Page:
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The People's Republic of China (Zhonghua Renmin Gongheguo) is the third largest country in the world and shares borders with twelve other countries. China (Zhonguo - 'Middle Kingdom') resumed sovereignty over the former British colony of Hong Kong in 1997, and has done so over the former Portuguese territory of Macao in 1989.
The land ranges from high plateaux in the north-west and vast plains in the north, with bitterly cold winters, to the hilly country of south China with a hot, humid climate ideal fro rice growing. The Yellow (Huang-He) and the Yangtze (Chiangjang) are important rivers. Shanghai is China's largest city (over 13 million inhabitants), followed by the capital, Beijing (over 11 million). Obviously, God (Shangdi) loves the Chinese people very much - that's why He made so many of them!
Over 90% of China's population of over 1.3 billion people (1999 estimate) belong to the Han ethnic group. Mandarin Chinese is the language used in government and education: it shares a common written language with other Chinese dialects. More than 50 other ethnic groups speak their own languages. Religions include Buddhism, Taoism, ancestor worship and folk religions and Christianity, which is undergoing an amazing revival.
The development of Chinese civilization can be traced back five thousand years. Throughout its history, China has been riled by a series of dynasties. The name China probably comes from the Qi'n (Ch'in) dynasty which first unified the region around 221 BC. Major Chinese inventions included paper, printing and the magnetic compass, but China remained relatively isolated. European trade with China increased in the 19th century. This contact, and the humiliating defeats by Western nations and Japan, fostered the growth of groups seeking reform. China's last emperor was overthrown in 1911.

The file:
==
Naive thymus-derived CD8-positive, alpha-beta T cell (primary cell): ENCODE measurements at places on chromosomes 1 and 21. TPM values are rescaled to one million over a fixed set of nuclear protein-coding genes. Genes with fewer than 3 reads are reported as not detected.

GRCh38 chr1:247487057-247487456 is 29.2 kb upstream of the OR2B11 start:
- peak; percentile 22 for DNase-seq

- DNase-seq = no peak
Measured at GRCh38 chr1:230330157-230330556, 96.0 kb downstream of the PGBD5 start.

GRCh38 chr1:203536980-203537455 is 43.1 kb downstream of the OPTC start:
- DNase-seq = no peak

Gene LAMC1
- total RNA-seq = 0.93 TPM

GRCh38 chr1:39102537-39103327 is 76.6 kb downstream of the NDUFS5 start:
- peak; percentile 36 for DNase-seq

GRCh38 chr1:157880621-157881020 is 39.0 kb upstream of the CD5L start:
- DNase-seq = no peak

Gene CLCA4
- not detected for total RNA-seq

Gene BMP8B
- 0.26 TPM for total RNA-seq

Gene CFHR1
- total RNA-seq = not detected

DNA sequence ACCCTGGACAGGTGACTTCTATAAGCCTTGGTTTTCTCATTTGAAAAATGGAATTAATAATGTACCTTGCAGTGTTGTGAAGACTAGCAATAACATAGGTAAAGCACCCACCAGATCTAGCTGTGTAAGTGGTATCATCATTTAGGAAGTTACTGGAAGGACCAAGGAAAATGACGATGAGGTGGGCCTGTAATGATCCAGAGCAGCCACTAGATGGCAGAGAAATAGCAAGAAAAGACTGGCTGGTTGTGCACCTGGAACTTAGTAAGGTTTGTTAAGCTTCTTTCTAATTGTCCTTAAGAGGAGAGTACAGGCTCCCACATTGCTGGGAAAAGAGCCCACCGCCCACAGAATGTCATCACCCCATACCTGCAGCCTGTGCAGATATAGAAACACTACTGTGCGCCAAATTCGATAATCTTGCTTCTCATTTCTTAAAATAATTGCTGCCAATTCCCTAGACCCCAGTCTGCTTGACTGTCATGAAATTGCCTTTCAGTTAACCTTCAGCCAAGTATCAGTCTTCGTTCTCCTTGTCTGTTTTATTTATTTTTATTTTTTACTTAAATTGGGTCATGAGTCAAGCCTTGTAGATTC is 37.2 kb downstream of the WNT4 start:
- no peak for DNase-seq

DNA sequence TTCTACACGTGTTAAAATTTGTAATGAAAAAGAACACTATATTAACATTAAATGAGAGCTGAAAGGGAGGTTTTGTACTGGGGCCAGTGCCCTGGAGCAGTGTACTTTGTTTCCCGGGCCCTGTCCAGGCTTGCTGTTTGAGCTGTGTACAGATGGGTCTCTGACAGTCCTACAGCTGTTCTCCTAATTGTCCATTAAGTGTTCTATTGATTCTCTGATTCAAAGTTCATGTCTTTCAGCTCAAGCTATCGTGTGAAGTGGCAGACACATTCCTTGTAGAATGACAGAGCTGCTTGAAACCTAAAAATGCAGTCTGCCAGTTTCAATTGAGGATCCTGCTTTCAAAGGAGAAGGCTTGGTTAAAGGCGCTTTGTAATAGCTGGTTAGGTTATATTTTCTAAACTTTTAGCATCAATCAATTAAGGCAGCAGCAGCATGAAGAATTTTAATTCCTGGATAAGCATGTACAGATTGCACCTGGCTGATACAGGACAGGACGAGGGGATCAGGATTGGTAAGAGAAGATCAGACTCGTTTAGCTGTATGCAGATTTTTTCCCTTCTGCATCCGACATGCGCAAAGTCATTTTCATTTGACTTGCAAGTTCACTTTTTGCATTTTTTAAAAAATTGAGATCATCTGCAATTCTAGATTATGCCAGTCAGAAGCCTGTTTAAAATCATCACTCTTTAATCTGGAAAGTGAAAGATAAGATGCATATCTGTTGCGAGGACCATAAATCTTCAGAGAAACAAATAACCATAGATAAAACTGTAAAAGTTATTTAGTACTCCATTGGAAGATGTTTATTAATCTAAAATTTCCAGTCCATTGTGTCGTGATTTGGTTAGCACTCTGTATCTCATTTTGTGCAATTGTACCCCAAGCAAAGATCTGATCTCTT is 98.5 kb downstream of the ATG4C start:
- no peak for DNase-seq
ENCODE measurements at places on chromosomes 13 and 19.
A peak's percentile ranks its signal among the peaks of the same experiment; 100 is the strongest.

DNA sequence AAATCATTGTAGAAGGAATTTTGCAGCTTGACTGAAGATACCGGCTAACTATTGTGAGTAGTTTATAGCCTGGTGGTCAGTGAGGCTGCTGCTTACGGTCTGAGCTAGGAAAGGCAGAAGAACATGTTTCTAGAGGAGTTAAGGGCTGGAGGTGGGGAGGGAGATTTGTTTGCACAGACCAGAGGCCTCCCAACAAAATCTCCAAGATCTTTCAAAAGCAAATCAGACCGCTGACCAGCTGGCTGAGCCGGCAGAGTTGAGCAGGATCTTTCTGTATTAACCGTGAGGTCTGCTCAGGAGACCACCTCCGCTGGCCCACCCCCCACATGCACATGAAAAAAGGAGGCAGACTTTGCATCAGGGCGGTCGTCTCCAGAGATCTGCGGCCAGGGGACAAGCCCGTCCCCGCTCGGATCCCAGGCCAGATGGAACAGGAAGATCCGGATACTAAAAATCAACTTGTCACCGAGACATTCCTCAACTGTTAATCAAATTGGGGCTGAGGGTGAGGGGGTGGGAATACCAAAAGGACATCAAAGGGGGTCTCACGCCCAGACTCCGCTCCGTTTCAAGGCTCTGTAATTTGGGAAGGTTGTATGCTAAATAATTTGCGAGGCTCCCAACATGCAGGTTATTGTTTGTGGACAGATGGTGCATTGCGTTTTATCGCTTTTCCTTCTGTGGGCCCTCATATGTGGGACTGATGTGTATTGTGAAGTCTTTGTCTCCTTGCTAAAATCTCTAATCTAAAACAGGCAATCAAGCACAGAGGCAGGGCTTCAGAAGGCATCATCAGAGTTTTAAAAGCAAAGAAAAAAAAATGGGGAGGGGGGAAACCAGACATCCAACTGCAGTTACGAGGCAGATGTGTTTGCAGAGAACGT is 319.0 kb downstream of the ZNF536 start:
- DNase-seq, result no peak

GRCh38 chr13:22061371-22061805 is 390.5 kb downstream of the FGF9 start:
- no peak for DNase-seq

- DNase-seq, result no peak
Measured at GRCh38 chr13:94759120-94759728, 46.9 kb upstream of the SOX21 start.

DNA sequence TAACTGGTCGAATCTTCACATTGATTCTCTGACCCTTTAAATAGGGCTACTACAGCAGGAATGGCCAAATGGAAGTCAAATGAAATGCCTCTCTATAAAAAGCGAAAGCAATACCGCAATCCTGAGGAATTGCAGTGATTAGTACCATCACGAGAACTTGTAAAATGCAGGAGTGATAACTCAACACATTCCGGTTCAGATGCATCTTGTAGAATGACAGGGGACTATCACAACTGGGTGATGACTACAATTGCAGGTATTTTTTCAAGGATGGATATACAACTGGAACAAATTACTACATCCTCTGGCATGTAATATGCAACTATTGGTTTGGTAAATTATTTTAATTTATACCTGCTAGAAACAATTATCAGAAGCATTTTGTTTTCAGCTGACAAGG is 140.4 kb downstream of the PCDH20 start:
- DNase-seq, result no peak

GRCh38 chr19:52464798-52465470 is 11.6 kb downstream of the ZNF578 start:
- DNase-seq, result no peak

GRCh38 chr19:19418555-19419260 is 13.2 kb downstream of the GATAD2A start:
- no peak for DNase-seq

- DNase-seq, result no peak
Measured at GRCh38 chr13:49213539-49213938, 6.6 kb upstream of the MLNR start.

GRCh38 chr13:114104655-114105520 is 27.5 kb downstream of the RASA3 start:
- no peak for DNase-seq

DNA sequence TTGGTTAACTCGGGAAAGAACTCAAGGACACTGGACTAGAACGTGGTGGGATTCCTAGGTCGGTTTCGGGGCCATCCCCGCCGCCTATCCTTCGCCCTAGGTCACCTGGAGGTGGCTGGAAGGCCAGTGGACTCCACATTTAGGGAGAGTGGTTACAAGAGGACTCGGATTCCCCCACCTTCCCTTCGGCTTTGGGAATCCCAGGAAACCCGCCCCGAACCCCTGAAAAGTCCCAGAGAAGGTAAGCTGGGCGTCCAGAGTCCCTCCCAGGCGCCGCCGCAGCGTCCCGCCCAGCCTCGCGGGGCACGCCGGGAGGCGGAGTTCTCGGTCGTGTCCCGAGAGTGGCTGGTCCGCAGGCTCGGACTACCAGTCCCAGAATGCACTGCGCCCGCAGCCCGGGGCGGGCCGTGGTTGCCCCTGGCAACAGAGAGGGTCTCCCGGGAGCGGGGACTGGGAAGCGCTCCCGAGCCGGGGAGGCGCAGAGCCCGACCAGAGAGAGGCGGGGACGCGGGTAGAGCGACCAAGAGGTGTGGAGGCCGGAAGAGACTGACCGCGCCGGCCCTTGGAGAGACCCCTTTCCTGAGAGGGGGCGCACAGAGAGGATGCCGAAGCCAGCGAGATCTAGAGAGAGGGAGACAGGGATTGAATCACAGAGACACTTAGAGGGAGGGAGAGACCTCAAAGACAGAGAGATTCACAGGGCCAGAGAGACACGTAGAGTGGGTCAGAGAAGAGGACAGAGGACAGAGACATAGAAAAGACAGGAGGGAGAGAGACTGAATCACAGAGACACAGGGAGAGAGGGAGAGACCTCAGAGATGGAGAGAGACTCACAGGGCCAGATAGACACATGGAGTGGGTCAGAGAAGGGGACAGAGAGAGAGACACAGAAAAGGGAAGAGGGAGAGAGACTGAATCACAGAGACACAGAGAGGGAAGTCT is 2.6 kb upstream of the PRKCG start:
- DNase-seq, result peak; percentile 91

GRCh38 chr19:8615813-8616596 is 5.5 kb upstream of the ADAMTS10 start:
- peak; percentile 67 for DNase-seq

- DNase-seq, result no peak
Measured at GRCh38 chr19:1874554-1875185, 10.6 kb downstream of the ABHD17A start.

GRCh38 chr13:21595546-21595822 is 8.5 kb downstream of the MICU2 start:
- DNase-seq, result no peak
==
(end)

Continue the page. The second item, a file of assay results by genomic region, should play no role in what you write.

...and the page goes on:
After years of civil war interrupted by brutal invasions by the Japanese, the Communists, led by Mao Ze Dong gained control in 1949. They inherited a country in which millions of people lived in desperate poverty. They introduced sweeping reforms, taking over the ownership of land and the means of production. Their aim was to create a fairer society, but they exercised strict control over education, the media and anyone who opposed the Party. From the 1980's, China's leaders have introduced major reforms, but their response to student protesters at Tiananmen Square in 1989 reflected their belief that maintaining social and political stability is more important than allowing freedom of expression.
The Chinese economy has undergone significant change from large-scale, state-owned farms and manufacturing production units introduced by the Communists in the 1950's.
Farmers are now largely responsible for their own plots of land, giving them an incentive todiversify crops and increase productivity. Food production has increased, but so has rural employment. Manypeasants have moved to the cities looking for work.